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Report on Witori (Papua New Guinea) — September 2002


Bulletin of the Global Volcanism Network, vol. 27, no. 9 (September 2002)
Managing Editor: Richard Wunderman.

Witori (Papua New Guinea) Continued lava flows and deformation; monitoring network installed

Please cite this report as:

Global Volcanism Program, 2002. Report on Witori (Papua New Guinea) (Wunderman, R., ed.). Bulletin of the Global Volcanism Network, 27:9. Smithsonian Institution. https://doi.org/10.5479/si.GVP.BGVN200209-252080


Papua New Guinea

5.5745°S, 150.5161°E; summit elev. 724 m

All times are local (unless otherwise noted)

The eruption that began at Pago on 3 August with significant ash plumes (BGVN 27:07) had produced lava flows from multiple vents NW of the main crater by early September (BGVN 27:08). This report provides additional details of fieldwork by the Japanese Disaster Relief Team noted in the last issue. Varied information from a United Nations report on 27 September has been distributed into appropriate sections below.

Observations of recent activity. The United Nations reported on 27 September that the volcano continued to emit steam and a thin vapor plume from vents near the summit and that the plume drifted to the NW over the Hoskins Peninsula. Lava continued to flow into the wider Witori Caldera basin, but was contained by its wall. Low-level seismicity and slow ground deformation along the W part of the caldera floor also continued. Monitoring about 3 km SW of the summit has shown a slight uplift.

While enroute from Kavieng to Port Moresby, Dave Innes (acting First Officer of an Air Niugini Fokker F-28, Captain Alex Porter in command) photographed Pago around 1230 on 14 September from an altitude of about 8.5 km (28,000 feet) while the volcano was quiet (figure 5). Later in the month Innes noted that the volcano had been putting out little more than "smoke," but on the 30th he and Captain Seymour (another Air Niugini F-28 commander) put in an "ash-sighting chit" when they saw that it was fairly active. He reports that the "smoke" stayed over the whole center section of the N coast of New Britain through to the following day (1 October).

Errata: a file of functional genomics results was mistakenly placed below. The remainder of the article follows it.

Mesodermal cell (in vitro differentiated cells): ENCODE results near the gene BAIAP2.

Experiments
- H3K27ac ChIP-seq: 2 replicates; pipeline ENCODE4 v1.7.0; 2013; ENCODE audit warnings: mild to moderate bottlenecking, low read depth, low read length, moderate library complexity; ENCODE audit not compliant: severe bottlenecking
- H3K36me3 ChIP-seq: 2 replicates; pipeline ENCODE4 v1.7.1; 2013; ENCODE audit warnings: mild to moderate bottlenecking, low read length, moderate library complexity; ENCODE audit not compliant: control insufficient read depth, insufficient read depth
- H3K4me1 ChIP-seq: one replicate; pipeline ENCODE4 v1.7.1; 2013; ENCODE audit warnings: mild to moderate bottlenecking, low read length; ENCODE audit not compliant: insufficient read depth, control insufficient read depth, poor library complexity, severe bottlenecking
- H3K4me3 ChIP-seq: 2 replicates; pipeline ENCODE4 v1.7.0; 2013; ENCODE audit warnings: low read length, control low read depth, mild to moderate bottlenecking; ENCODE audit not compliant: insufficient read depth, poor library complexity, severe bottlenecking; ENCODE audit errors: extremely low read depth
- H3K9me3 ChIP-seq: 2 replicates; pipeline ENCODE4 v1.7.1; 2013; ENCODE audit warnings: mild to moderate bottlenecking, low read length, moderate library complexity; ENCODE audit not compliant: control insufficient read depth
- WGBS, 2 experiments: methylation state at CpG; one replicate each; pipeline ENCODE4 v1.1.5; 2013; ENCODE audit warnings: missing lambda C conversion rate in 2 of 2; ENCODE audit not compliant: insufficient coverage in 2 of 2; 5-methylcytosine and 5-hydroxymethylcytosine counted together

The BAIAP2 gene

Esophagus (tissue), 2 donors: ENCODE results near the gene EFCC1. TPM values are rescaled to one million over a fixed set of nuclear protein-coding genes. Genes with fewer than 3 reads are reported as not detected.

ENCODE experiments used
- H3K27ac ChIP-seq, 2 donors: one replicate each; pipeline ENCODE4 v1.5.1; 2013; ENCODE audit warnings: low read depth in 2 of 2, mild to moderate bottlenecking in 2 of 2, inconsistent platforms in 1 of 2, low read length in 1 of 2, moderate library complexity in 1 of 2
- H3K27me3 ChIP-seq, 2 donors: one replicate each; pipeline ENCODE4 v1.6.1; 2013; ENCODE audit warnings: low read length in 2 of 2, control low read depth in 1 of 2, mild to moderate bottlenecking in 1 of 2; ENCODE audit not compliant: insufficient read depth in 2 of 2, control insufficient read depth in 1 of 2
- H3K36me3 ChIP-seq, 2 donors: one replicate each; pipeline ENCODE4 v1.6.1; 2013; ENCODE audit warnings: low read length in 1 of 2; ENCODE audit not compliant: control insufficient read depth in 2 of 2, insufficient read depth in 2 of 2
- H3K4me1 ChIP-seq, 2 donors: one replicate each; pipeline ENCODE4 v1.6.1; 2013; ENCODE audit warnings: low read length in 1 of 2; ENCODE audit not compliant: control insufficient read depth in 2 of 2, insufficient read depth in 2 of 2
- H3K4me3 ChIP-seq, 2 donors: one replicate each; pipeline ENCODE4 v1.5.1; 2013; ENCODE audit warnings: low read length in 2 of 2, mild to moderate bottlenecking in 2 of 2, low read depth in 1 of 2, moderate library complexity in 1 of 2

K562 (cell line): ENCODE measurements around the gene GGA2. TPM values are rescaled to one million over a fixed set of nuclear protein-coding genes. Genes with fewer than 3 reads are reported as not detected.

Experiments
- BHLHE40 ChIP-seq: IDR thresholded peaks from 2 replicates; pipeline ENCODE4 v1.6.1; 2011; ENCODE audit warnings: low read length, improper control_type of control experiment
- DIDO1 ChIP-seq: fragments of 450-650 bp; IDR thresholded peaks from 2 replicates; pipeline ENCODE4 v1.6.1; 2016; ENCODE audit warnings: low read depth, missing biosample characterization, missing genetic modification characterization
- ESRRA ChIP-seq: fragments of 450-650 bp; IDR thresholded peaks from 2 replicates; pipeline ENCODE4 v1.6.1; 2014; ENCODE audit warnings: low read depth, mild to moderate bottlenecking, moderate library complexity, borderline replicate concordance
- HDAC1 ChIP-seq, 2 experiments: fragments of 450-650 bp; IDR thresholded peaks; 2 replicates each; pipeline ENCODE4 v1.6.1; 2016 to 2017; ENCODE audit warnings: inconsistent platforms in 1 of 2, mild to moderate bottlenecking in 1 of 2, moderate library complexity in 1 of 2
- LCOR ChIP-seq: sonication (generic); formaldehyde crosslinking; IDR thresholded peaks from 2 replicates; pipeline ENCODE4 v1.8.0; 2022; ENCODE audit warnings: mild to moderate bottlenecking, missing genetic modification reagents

Figure (see Caption) Figure 5. Aerial photograph of Pago around 1230 on 14 September 2002. Dark lava flows can be seen extending NNW from the crater towards the upper center of the view. The lighter-colored fan-shaped area in the center (N of the crater) is most likely ash-covered vegetation; previous ash plumes blew in that direction. Courtesy of David Innes, Air Niugini.

The "ash-sighting chit" noted by Innes is an internal Air Niugini Volcanic Volcanic Activity Report. This is a company variation of the ICAO VAR (section one) which is separate from the formal reporting process. Crews transitting known hot-spots fill out the form, rip off the white copy (which looks like a receipt or "chit" ), and put it in a box at crewing in Port Moresby. Pilots arriving to commence flights can then see what their colleagues had seen the last time someone passed that way.

Volcano monitoring. As noted in the UN report, the assistance of technical teams from Japan and the United States was achieved through the efforts of the Rabaul Volcanological Observatory from East New Britain, which is overseeing scientific efforts. The government of Papua New Guinea (PNG) has set up a Kimbe Volcanological Observatory to coordinate the scientific work on Pago, and ultimately to monitor and evaluate the threat posed by West New Britain's three other active volcanoes.